Collection of volunteering data in the ABS

A summary of submissions received in response to federal government and national consultations on volunteering data conducted by the ABS in 2017



Australian Bureau of Statistics (ABS) data on volunteering and unpaid work is available from three collections:

  • the General Social Survey (GSS),
  • the Census of Population and Housing (Census) and
  • the Survey of Disability, Ageing and Carers (SDAC).

The national prevalence rate for volunteering, that is, the official number of volunteers in Australia, is collected in the GSS. This survey has been conducted every four years since 2002, and is designed to produce reliable national, state and territory estimates. A primary focus of the GSS is to contribute to our understanding of the multi-dimensional nature of relative advantage and disadvantage across the population, and the interplay of access and barriers to social participation. It provides this data by a range of demographics and personal, social and economic characteristics. The GSS has a large set of questions to collect characteristics of volunteers and volunteering, from who does it, to what they do, how often and when they do it, and what skills they use. Prior to the commencement of the GSS, data on volunteering rates and characteristics was collected in the Voluntary Work, Australia survey in 1995 and 2000. The most recent GSS was conducted in 2014.

While the Census gathers data from the whole population of Australia and is also available longitudinally from the Australian Census Longitudinal Dataset (ACLD), the information is self-reported in a single question on whether the person did any voluntary work for an organisation or group in the last 12 months, and as such is not as well-defined a measure as the GSS data. Census data is particularly useful for looking at small populations such as migrants or rural volunteers, or small areas, such as towns or shires.

Volunteering data in the SDAC is asked of people living in households who are aged 5 years or older with a disability or aged 65 years and over, and primary carers aged 15 years and over. Data is collected on whether they undertook voluntary or community service activities in the last three months, and whether they accessed the internet for volunteering or participating in community groups in the last three months. Employed people aged 15 years and over (living in households) are asked whether any of the work they do is unpaid voluntary work.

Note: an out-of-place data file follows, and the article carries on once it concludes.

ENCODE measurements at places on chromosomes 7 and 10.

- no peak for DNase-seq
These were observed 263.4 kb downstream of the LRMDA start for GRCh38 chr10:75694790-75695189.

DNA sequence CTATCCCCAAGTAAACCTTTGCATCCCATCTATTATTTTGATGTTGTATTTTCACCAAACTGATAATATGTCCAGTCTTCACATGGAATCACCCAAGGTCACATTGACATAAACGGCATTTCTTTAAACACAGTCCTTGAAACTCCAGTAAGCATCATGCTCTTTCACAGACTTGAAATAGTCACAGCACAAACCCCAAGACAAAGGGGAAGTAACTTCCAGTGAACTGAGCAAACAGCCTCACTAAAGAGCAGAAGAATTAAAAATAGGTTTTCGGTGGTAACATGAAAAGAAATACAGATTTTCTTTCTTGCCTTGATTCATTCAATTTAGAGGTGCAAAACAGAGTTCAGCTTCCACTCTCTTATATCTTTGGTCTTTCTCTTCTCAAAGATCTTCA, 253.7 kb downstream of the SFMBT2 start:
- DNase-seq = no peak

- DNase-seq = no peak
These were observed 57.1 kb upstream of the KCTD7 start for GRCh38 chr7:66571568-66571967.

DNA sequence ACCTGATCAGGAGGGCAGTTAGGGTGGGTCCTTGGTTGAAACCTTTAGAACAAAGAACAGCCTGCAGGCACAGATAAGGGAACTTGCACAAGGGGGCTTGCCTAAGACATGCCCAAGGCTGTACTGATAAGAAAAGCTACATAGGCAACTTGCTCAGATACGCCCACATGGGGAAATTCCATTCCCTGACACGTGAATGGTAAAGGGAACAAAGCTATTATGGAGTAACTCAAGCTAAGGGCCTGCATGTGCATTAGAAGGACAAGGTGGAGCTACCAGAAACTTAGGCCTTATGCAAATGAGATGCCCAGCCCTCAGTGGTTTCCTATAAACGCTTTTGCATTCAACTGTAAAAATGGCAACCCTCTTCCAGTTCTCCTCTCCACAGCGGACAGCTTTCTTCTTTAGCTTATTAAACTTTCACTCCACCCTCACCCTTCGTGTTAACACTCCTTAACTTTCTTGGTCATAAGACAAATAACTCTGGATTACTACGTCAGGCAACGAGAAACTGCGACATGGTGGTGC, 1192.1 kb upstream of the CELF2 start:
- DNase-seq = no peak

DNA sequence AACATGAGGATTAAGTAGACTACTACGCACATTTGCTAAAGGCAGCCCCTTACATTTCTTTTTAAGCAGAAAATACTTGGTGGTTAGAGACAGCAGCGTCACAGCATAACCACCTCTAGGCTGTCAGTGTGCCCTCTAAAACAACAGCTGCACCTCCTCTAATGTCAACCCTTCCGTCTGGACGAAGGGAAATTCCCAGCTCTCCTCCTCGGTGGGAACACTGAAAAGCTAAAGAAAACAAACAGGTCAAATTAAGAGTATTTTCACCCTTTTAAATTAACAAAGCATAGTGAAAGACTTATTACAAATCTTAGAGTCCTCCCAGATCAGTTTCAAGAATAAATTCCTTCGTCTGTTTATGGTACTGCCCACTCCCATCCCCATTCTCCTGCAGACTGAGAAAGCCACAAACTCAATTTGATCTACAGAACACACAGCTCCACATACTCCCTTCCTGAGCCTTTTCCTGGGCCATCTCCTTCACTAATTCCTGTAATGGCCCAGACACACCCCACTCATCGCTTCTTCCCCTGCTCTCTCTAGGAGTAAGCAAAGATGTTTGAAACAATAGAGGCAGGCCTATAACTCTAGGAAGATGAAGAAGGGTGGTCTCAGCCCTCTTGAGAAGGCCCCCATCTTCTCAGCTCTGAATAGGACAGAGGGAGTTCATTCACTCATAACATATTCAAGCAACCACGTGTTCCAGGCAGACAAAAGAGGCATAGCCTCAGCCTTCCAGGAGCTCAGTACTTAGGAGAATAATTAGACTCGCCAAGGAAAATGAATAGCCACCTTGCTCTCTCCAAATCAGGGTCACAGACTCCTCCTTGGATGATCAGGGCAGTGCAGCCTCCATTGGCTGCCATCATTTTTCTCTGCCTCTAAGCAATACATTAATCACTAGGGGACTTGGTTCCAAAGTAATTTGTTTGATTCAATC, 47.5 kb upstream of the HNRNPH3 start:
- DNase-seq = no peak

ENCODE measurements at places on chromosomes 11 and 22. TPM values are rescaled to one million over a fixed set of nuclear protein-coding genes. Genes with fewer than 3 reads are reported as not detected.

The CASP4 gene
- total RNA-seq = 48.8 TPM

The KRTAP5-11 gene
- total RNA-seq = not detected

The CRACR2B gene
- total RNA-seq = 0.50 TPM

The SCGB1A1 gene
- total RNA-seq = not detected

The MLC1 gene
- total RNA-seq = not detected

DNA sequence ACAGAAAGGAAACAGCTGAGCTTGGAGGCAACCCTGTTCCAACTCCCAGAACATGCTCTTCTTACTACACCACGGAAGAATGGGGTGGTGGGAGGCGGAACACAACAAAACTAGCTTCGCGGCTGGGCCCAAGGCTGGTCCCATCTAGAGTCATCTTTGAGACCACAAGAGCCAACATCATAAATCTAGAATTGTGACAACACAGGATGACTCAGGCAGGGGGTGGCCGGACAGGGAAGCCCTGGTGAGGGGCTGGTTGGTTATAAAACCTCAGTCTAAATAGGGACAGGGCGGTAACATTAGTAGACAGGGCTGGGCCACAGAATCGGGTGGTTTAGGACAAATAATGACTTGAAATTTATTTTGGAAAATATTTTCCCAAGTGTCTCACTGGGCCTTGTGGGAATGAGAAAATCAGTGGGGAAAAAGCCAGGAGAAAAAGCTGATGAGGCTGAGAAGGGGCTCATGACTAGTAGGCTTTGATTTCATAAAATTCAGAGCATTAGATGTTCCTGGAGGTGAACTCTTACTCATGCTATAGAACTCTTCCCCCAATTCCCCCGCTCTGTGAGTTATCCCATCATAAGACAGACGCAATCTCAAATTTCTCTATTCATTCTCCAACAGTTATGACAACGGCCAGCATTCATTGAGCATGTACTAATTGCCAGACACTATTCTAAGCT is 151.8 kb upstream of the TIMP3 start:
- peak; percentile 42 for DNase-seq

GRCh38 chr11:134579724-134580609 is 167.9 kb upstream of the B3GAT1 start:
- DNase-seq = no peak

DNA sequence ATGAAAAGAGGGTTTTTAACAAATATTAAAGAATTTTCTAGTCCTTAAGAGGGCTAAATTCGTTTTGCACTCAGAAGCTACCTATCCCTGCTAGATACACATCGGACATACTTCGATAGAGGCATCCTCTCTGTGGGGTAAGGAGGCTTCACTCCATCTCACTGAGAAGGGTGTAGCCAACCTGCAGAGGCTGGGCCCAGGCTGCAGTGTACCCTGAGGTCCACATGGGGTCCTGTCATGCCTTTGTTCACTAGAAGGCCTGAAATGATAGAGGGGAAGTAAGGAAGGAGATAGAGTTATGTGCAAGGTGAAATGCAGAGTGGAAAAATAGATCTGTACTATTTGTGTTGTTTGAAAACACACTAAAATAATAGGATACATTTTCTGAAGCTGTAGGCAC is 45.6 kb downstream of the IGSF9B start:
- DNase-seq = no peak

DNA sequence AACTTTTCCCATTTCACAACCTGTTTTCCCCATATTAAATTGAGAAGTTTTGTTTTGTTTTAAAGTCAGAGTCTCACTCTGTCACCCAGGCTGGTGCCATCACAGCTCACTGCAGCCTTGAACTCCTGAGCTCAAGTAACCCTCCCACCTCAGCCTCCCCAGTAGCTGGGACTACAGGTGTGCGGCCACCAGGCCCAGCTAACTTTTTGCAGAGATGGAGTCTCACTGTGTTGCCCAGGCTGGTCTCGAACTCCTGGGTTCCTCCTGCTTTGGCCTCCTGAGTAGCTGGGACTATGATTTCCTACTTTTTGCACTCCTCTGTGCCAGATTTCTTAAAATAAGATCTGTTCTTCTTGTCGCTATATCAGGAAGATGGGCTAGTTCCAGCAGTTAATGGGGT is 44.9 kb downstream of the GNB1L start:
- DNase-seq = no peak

ABS data on giving is available in two surveys: whether people make charitable donations is asked in the GSS, and the amount people donate is collected in the Household Expenditure Survey (HES).


In late 2016, the ABS and the Department of Social Services (DSS) met with representatives from the National Disability Insurance Agency, the Department of the Prime Minister and Cabinet, the Department of the Environment and Energy, the Department of Education and Training, the Department of Health, the Australian Sports Commission, the Department of Foreign Affairs and Trade, the Department of Communication and the Arts, the Attorney General’s Department, the Australian Tax Office, and the Australian Charities and Not-For-Profits Commission, to define current and emerging needs for volunteering data.

A range of policy relevant topics and research questions were identified during the discussion. Of particular note was the importance of ensuring that future data collections capture the changing nature of volunteering, which is increasingly being done in a more informal manner, is more cause based, more spontaneous and one-off, and often needs to fit around people's busy lifestyles. In summary, the agencies all agreed there is a continuing need to:

  • understand the evolving nature of volunteering and giving
  • understand the economic impact of volunteering and giving
  • understand the motivations for and barriers to volunteering and giving
  • improve data literacy and access to data
  • broaden the scope of volunteering data items to capture the changing nature of volunteering activity (ie. online volunteering, informal volunteering)
  • preserve time series

More detail of key issues identified by the federal agencies can be found in the Discussion Paper: Information needs for Volunteering data, April 2017 (cat. no. 4159.0.55.004).

In April 2017, the ABS launched a national consultation on statistics for volunteering and giving, inviting the public to submit proposals on the future collection of volunteering and giving data. The ABS wishes to thank the Australian public for their response: the consultation process has supported a review of the current methods and scope of collecting volunteering and giving data, and will continue to help the ABS prioritise content for future data collection.